Perugia is so old its origins are lost in the rocks on which it sits.
Like many Etruscan towns (yes, it is older than Rome), Perugia sits on a great block of volcanic rock that jumps from the hills around.
The rugged platform has been mostly levelled off since, but it is easy to appreciate why the Etruscans first settled here: from the many public balconies that rim its old historic centre you can see all the land around.
And it is stunningly beautiful. Together with Urbino in the Marche, Perugia combines the powerful solidity of strong, stone houses with the gentle delicacy of bright flowers and lacy leaves that is so characteristic of the Italian Renaissance.
Perugia was at the heart of the Renaissance almost as much as Florence was. Here both Pinturicchio and Raphael’s teacher Pietro Vannucci lived and painted great art, some of which you can still see in the various museums.
You can also see how boisterous a town it still is, thanks to the many students who enrol at one of the two universities here. Every night they celebrate the joy of living in one of Italy’s best cities, being students, and being in love. Yes, Perugia is a place for romance, for dining out under the stars, for strolling the streets to window shop for art.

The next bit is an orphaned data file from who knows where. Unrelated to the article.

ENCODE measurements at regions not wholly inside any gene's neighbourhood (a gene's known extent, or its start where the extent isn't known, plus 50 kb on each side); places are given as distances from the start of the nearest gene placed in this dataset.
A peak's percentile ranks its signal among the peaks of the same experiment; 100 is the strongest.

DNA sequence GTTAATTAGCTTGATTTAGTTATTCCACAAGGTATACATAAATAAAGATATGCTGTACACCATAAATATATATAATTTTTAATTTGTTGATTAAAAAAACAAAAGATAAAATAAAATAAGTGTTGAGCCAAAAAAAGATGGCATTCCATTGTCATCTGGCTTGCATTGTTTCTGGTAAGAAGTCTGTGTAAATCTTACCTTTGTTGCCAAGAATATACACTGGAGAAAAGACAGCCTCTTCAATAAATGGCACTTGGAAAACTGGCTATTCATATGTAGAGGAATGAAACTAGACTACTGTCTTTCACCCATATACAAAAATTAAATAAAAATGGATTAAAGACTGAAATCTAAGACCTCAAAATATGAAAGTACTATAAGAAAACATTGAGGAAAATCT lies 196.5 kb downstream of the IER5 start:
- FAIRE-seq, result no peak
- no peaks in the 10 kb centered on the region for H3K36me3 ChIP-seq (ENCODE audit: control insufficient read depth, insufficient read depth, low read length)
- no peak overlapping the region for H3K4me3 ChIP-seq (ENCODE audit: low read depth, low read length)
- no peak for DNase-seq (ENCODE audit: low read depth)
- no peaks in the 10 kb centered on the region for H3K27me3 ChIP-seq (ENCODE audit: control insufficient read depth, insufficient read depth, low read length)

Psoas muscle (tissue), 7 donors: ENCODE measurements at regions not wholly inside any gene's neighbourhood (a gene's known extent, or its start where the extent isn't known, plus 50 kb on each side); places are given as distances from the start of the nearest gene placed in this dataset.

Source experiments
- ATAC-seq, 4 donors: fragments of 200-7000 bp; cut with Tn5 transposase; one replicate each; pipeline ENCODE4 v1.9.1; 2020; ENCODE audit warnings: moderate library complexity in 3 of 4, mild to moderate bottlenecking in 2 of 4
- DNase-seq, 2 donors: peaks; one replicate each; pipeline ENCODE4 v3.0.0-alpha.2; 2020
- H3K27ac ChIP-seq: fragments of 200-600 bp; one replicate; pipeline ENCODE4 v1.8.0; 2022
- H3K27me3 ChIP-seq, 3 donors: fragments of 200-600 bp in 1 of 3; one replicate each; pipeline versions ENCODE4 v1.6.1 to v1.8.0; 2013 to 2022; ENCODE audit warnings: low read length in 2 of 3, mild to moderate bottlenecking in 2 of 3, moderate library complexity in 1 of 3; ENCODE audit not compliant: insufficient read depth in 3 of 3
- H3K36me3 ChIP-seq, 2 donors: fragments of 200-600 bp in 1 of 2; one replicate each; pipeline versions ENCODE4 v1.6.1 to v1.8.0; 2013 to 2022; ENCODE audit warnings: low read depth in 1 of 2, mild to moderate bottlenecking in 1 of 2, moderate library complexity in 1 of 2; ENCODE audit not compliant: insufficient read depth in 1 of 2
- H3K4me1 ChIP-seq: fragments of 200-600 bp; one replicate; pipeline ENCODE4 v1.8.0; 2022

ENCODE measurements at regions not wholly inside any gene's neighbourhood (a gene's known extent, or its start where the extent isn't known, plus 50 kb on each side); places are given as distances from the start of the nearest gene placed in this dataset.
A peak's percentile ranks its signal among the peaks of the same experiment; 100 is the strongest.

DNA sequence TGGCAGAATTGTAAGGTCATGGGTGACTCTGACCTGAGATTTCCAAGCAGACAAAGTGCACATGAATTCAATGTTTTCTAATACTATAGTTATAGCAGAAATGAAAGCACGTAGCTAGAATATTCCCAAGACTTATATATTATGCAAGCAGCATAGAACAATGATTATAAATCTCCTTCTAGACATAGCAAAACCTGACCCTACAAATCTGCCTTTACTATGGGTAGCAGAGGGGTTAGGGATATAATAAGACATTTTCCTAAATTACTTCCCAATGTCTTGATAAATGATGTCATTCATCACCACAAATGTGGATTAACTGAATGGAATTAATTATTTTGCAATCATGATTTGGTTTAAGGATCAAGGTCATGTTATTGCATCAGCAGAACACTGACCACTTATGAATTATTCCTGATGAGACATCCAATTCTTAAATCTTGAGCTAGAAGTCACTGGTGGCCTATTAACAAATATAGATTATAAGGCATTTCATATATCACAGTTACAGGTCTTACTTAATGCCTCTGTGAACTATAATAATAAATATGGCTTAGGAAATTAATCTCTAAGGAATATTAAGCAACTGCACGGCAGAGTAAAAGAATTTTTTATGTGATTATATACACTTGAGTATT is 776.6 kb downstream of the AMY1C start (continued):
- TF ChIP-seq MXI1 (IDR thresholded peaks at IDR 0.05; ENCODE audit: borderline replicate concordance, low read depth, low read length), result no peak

Perugia sits 500 meters high on its rock, perfect for late spring and summer when you can relax in the warm sun yet feel refreshed. You can explore mediaeval streets above ground and even below too: when the fortress was rebuilt 500 years ago they levelled off the platform by covering over some old streets, still accessible today.
A good time to visit is in July for the Umbrian Jazz Festival, or in September for the Chocolate Festival – those famous “Baci” Perugini come from here too, of course.
Perugia is the capital of the Region of Umbria.
Article © Carl Ottersen